Oyo was abandoned by its inhabitants, and those who stayed in that
area became subjects of the Muslim emirate of Ilorin. The majority
of the people moved away, however, some founding a new town of
Oyo about 150 km (90 miles) to the south on the edge of the forest,
while others settled at Ibadan, which grew to be the greatest Yoruba
city within the forest belt. The states and provinces of the Oyo empire
became independent of central control and started to ¬ght each other
both for extended frontiers and for control of the trade routes. The
principal gainers from these wars were the Egba, who founded a new
capital city at Abeokuta in 1830, controlling the routes to Porto Novo
and Badagry, and the Ijebu, whose territory controlled the main route
from Ibadan to Lagos. One result of these destructive, internecine
struggles among the Yoruba was that vast numbers of captives
were taken as slaves, so that by the 1840s Lagos and Badagry had
become the biggest slaving ports in West Africa.
The Yoruba wars were a tragedy, for much of southern Yorubaland
lies within that part of the forest belt where the oil-palm grows wild
and, where, therefore, there was an easily marketable alternative
to the slave-trade. Because of these wars, the oil-palm in southern
Yorubaland was not commercially exploited. It is, indeed, one of
the curious facts of West African history that the one region where
a peaceful changeover to legitimate commerce took place was the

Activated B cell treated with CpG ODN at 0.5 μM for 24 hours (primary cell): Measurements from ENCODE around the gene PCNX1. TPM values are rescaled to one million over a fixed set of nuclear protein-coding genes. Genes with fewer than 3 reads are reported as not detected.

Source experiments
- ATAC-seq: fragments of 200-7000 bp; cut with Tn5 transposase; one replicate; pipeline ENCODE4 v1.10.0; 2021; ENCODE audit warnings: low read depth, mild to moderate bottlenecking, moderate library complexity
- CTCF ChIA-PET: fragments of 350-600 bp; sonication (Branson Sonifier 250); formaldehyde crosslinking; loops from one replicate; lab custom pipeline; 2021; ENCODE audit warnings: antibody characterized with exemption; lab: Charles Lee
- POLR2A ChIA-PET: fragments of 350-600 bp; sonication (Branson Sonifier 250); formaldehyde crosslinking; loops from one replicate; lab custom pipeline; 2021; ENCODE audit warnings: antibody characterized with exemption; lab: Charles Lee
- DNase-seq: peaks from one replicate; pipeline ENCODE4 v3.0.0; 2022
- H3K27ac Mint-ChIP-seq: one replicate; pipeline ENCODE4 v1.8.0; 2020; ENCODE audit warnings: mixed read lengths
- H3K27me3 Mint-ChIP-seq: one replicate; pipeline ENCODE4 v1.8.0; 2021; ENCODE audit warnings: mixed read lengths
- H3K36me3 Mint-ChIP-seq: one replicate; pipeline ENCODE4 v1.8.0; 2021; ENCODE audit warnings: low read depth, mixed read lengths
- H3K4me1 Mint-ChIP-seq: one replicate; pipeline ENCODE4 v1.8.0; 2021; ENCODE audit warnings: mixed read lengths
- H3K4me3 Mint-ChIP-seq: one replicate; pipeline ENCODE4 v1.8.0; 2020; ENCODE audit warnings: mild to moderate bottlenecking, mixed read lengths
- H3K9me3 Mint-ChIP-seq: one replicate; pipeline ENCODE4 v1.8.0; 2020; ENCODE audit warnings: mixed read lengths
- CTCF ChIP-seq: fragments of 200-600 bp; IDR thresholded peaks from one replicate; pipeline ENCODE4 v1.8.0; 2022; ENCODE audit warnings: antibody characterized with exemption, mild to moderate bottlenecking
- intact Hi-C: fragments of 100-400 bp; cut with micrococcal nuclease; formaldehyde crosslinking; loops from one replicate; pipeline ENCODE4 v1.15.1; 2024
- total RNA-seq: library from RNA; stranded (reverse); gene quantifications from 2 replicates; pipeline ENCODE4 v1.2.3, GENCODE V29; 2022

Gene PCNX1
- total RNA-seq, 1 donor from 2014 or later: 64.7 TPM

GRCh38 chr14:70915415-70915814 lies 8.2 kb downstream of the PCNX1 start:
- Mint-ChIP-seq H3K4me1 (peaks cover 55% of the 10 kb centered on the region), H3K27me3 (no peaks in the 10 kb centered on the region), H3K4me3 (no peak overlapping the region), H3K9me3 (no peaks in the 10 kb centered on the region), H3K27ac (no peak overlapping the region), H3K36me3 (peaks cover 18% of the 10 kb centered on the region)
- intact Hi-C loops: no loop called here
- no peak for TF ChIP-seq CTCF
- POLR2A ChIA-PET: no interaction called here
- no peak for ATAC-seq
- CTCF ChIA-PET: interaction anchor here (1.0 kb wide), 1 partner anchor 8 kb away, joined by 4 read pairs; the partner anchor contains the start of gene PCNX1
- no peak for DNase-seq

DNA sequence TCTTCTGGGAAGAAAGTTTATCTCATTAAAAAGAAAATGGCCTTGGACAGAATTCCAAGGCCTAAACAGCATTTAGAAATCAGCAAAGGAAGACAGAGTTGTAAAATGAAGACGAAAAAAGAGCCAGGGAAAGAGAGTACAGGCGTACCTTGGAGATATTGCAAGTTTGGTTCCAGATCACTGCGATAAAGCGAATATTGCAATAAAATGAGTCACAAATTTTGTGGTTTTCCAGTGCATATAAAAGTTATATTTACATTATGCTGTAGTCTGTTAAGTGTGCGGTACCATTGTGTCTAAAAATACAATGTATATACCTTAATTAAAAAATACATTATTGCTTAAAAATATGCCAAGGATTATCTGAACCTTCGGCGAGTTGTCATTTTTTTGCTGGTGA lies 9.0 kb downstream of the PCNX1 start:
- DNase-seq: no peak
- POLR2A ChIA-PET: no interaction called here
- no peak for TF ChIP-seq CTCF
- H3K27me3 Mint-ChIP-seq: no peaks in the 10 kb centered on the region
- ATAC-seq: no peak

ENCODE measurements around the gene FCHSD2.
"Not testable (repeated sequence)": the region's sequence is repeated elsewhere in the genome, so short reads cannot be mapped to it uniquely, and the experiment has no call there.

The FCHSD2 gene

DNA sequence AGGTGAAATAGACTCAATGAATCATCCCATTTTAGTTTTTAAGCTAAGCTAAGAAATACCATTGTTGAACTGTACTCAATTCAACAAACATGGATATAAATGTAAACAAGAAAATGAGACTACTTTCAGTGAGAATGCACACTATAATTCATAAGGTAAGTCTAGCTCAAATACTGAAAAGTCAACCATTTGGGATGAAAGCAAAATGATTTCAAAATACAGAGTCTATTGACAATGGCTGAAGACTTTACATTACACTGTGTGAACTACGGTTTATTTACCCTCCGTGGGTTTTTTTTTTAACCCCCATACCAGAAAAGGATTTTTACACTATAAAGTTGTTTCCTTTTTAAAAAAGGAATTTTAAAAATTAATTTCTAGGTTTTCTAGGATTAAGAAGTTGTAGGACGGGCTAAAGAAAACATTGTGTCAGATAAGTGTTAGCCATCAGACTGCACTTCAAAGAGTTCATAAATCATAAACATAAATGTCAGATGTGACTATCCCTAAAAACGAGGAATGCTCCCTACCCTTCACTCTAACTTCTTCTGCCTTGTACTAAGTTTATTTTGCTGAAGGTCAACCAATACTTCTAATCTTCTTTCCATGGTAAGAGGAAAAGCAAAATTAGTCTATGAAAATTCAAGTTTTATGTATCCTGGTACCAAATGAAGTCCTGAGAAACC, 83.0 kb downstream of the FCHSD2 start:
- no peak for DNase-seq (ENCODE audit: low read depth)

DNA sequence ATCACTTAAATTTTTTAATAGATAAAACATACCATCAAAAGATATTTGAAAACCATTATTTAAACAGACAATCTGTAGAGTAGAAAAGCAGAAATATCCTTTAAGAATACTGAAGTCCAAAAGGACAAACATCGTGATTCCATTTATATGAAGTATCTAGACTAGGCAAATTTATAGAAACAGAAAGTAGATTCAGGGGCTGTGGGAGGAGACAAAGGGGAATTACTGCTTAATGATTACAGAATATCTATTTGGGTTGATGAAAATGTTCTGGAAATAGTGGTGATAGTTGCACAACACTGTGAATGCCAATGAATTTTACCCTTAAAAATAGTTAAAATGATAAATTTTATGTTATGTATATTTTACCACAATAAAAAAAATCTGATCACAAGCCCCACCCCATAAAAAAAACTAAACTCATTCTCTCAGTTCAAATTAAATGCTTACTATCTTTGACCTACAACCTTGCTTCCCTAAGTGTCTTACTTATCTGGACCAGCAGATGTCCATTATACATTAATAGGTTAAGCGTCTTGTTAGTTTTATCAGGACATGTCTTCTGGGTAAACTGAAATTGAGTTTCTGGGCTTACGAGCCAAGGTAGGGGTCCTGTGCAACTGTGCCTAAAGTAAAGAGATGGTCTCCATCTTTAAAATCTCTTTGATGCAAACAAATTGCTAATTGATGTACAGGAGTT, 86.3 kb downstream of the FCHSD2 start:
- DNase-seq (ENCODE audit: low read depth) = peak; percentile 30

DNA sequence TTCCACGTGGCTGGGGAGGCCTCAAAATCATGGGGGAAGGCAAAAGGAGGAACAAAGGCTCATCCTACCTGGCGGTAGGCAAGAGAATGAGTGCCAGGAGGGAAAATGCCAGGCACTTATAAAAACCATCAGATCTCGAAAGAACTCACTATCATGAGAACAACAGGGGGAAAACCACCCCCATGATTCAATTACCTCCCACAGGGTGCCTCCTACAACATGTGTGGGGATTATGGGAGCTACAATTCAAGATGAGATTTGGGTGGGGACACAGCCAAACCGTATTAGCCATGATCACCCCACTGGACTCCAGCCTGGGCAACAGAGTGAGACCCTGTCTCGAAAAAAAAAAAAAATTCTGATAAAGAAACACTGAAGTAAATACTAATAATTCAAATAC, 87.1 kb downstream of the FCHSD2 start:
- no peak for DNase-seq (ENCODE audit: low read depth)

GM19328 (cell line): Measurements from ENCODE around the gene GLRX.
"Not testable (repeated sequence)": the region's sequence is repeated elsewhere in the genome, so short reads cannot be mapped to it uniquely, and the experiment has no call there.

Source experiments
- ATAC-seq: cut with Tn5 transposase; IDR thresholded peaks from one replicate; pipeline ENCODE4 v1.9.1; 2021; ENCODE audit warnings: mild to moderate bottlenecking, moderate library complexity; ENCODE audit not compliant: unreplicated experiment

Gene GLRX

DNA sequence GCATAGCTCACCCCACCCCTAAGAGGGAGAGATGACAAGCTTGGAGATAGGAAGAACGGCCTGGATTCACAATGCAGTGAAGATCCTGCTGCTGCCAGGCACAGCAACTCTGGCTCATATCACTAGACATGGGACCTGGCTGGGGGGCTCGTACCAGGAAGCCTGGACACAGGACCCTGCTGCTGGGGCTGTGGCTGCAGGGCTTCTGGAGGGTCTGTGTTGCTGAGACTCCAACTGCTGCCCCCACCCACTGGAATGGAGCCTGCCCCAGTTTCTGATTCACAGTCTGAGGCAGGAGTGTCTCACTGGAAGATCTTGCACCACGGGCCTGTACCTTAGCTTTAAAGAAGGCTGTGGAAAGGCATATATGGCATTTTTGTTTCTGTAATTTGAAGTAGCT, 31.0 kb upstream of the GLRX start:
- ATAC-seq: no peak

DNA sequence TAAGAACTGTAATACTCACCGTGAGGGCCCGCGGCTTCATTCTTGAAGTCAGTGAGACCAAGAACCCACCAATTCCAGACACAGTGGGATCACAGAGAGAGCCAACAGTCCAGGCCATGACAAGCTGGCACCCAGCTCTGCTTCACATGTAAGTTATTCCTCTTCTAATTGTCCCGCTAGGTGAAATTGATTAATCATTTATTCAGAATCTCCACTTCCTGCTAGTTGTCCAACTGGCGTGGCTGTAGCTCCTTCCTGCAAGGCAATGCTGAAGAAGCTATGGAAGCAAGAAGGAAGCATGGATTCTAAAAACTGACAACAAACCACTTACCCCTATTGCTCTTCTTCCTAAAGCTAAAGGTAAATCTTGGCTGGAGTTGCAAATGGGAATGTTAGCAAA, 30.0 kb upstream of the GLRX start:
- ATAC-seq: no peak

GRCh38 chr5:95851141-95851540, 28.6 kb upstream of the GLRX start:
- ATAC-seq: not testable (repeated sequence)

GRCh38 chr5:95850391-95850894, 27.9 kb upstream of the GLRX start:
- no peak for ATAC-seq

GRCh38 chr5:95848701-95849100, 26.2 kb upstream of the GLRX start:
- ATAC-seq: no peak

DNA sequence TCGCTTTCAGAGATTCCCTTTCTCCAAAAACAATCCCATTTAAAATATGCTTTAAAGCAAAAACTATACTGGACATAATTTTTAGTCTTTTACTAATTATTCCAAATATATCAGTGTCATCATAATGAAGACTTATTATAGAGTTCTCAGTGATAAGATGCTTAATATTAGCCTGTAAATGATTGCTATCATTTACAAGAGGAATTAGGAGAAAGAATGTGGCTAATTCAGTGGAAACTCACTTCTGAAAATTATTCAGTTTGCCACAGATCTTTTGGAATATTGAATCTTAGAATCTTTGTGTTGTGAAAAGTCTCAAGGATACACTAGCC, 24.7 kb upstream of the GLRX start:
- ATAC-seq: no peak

region where in the past the slave trade had been most active. This
was the region roughly corresponding to the east of the Niger delta,
which at the end of the eighteenth century had supplied 20,000 slaves
a year. Here, the E¬k and Ijaw villagers of the lagoon area used to

Samuel Johnson, History of the Yorubas (Lagos, 1921), p. 192.
West Africa before the Colonial Period, 1800--1875 75

take their great war canoes up the rivers to the Igbo slave markets,
and now they showed an equal enterprise in converting the Igbo to
the collection of palm-nuts which were taken down the rivers to be
sold to the Europeans. By the 1820s, the region was beginning to be
known as the Oil Rivers.
The European traders realised that if they could take steam-driven
ships (which were starting to be available in the 1820s, though it was
not until much later that they replaced sailing ships on the open seas)
up the larger rivers into the forest region where the oil-palms grew,
they could buy the produce more cheaply and eliminate the coastal